A professor. A librarian.

Taken separately, the two complement each other from afar, prodding students to seek out the other’s guidance. Taken together, the two are an unstoppable force for the advancement and understanding of all types of knowledge.

Take Gonzalo Bravo and Barbara LaGodna. Bravo, an assistant professor in the School of Physical Activity and Sport Sciences at West Virginia University, partnered with LaGodna, a librarian in WVU Libraries, to incorporate information literacy concepts into one of his courses.

College students can find some materials for projects on their own. But with the help of a librarian, they can find more materials and learn how to effectively evaluate and use information, a skill known as information literacy.

Bravo said the information literacy training with LaGodna helped his students to better organize their thoughts and ideas, helping them understand his course better. It also helped them to better discriminate the quality of information and bibliographic sources that they use, and it made them more aware of unintentional plagiarism.

“Information literacy provides a series of tools that help students to build a better product, in this case a research paper,” Bravo said. “I think information literacy exercises and instruction should be part of every major course which includes a research or final paper.”

The two were part of WVU’s Information Literacy Course Enhancement Program, a collaborative endeavor between the WVU Libraries and the provost’s office. The initiative is one way the University is moving forward in providing an engaging and challenging academic environment, a goal of the University’s 2020 Strategic Plan.

The program is continuing into it’s third year with five faculty members who will each spend the summer working with a librarian to enhance course curriculum to help students improve their research skills and become more discerning when searching for information.

“During the first two years of the program, we have learned a great deal about designing and teaching discipline-specific lessons that address critical elements of the research process,” said Carroll Wilkinson, WVU Libraries’ Director of Instruction and Information Literacy. “I look forward to encouraging collaboration among participants in the third cohort.”

Selected from a field of applicants, this year’s group includes Corey Colyer, assistant professor of sociology, Eberly College of Arts and Sciences; Robin Hensel, assistant dean of the College of Engineering and Mineral Resources; Jason Langley, physical education lecturer, WVU Institute of Technology; Jay Malarcher, associate professor of theater, College of Creative Arts; and Scott Wible, assistant professor of English, Eberly College.

They will work with Wilkinson and their librarian liaison (Kelly Diamond, Beth Royall, Mary Strife, Alyssa Wright, and, from WVU Tech, Jewel Rucker) to create discipline-specific active learning assignments that incorporate information literacy concepts. They will each earn a $3,000 stipend or, if a 12-month faculty member, other relevant professional compensation.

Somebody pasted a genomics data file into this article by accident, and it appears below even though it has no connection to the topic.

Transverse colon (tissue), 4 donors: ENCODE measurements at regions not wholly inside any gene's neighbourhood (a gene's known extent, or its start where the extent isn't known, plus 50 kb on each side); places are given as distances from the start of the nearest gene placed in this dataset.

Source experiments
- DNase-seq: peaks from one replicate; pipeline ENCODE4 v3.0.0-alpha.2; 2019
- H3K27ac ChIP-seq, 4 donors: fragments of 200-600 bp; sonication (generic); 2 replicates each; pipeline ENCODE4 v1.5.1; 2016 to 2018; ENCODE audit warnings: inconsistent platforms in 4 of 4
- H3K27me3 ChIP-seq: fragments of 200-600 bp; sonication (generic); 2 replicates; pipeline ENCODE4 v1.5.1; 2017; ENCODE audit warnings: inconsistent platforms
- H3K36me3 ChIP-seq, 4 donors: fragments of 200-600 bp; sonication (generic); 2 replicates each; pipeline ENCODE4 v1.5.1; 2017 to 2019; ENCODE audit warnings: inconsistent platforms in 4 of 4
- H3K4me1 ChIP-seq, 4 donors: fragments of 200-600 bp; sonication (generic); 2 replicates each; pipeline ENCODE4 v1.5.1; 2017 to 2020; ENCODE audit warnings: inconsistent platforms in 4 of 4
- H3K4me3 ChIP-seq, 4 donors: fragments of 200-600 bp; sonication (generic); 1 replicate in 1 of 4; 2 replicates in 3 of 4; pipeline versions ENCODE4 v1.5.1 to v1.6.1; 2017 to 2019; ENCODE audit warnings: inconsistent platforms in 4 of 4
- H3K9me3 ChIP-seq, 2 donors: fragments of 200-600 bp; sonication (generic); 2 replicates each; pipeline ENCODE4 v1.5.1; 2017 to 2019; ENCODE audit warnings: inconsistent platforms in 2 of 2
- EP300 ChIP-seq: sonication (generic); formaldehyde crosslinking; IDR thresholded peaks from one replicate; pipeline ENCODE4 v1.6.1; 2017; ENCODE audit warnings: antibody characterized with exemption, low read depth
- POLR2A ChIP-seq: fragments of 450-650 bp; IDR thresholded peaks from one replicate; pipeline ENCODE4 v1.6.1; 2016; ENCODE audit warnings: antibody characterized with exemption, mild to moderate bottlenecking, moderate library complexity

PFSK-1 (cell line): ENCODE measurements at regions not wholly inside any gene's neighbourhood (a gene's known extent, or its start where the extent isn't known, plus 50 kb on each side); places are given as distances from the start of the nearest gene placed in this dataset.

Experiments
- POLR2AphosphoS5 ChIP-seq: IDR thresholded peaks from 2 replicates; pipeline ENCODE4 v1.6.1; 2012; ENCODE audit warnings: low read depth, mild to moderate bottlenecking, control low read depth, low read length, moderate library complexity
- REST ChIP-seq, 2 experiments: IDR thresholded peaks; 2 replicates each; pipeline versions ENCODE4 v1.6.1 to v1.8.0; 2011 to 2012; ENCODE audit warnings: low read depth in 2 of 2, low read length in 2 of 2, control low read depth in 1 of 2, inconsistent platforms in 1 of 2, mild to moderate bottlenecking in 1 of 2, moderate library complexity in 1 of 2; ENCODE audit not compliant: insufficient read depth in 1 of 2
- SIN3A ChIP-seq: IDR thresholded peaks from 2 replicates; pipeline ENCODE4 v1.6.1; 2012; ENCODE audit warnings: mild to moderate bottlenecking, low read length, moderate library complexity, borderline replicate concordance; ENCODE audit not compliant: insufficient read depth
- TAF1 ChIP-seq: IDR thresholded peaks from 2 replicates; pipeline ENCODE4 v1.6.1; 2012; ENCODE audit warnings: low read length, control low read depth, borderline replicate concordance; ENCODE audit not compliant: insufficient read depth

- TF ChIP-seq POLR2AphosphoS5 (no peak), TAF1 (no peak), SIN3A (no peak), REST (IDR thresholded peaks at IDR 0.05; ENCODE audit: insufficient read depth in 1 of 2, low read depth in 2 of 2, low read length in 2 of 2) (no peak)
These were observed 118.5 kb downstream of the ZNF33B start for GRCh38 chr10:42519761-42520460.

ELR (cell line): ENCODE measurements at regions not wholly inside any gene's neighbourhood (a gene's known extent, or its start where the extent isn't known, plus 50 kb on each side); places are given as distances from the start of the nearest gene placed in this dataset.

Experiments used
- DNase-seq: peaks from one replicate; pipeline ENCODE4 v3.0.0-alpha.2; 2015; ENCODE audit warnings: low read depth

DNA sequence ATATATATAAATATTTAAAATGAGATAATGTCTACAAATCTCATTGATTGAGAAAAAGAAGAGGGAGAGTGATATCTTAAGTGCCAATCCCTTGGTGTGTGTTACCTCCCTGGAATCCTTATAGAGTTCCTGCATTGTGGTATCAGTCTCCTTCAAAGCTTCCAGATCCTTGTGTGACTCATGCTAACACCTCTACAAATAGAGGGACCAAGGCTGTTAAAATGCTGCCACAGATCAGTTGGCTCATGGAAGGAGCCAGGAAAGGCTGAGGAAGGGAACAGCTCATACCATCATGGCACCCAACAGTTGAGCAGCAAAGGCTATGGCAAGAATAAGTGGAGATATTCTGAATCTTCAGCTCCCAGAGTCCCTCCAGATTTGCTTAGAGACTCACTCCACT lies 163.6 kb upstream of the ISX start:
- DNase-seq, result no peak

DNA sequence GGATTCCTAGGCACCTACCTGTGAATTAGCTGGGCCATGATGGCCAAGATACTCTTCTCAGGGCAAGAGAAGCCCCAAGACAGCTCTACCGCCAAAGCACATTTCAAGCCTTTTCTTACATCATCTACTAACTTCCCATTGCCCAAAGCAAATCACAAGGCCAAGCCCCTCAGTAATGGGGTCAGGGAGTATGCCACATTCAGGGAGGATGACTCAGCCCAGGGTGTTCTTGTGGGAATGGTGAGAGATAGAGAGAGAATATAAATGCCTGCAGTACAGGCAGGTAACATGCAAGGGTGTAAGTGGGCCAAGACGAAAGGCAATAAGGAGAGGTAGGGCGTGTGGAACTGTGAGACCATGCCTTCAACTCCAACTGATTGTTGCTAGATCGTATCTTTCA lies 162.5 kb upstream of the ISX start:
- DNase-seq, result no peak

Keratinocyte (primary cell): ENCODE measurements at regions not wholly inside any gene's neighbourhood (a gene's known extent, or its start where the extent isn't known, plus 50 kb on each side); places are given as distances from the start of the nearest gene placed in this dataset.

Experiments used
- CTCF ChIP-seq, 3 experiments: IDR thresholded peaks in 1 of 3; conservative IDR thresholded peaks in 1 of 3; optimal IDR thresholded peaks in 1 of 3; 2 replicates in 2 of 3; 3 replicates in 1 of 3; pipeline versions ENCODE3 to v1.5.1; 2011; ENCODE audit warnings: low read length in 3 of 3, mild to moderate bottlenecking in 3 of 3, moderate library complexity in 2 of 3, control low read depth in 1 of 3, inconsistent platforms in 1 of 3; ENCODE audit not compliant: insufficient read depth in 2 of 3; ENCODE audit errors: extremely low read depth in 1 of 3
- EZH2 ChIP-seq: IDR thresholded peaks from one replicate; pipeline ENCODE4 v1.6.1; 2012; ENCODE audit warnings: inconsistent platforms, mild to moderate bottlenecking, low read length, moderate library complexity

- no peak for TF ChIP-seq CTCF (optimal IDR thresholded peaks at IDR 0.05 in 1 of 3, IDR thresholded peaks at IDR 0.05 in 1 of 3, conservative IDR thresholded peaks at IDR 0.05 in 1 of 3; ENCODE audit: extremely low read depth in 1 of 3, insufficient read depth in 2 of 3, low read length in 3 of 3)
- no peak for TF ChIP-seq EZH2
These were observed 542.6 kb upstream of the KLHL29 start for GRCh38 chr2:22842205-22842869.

Expectations are for the faculty to begin teaching the revised courses during the fall 2011 or spring 2012 semester and to take part in the Information Literacy Showcase during the Libraries’ Faculty Assembly program in May 2012.

Previous participants Tim Warner, a geology/geography professor, and science librarian Linda Blake went on to publish an article about how their classroom collaboration enhanced the academic environment for students.

Warner believes that the vast amount of information available online can often overwhelm students undertaking research projects, and he wants his students to develop the ability to find quality materials.

“It’s not like you can go to one or two places to find information and then you’re done,” Warner said. “There are so many different sources. They vary so much in reliability and quality, and they can be in obscure places. That’s how a professional librarian helps me.”

Participants in the program’s first year reported great success when they shared the results of their work during the 2010 showcase.

This year’s showcase will be held in the Milano Reading Room, Wise Library, on May 10 and include professor/librarian teams for the 2010-11 academic year. Poster sessions are scheduled from 8-9 a.m. and 11 a.m. to noon.

At 9 a.m. in Room 104, Downtown Campus Library, Mary Stansbury, chair of the Department of Library and Information Science at the University of Denver, will deliver a talk titled “Virtual Inequality: Beyond the Digital Divide.”

Participants for the 2010-11 academic year include Dr. Brian Ballentine, assistant professor of English, Eberly College; Dr. Louis McDonald, associate professor of plant and soil sciences, Davis College of Agriculture, Natural Resources, and Design; Beth Nardella, instructor of exercise physiology, the Human Performance and Applied Exercise Science Department, School of Medicine; Dr. Melissa Olfert, assistant professor of human nutrition, Davis College; Dr. Kate Staples, assistant professor of history, Eberly College; and Dr. Barbara Douglas, senior lecturer, nursing, WVU IT.

Their librarian liaisons are Jessica Tapia, Noel Kopriva, Grace Gmeindl, Susan Arnold, Kevin Fredette, and, from WVU IT, Jewel Rucker.


CONTACT: Monte Maxwell, WVU Libraries
304-293-0306, monte.maxwell@mail.wvu.edu

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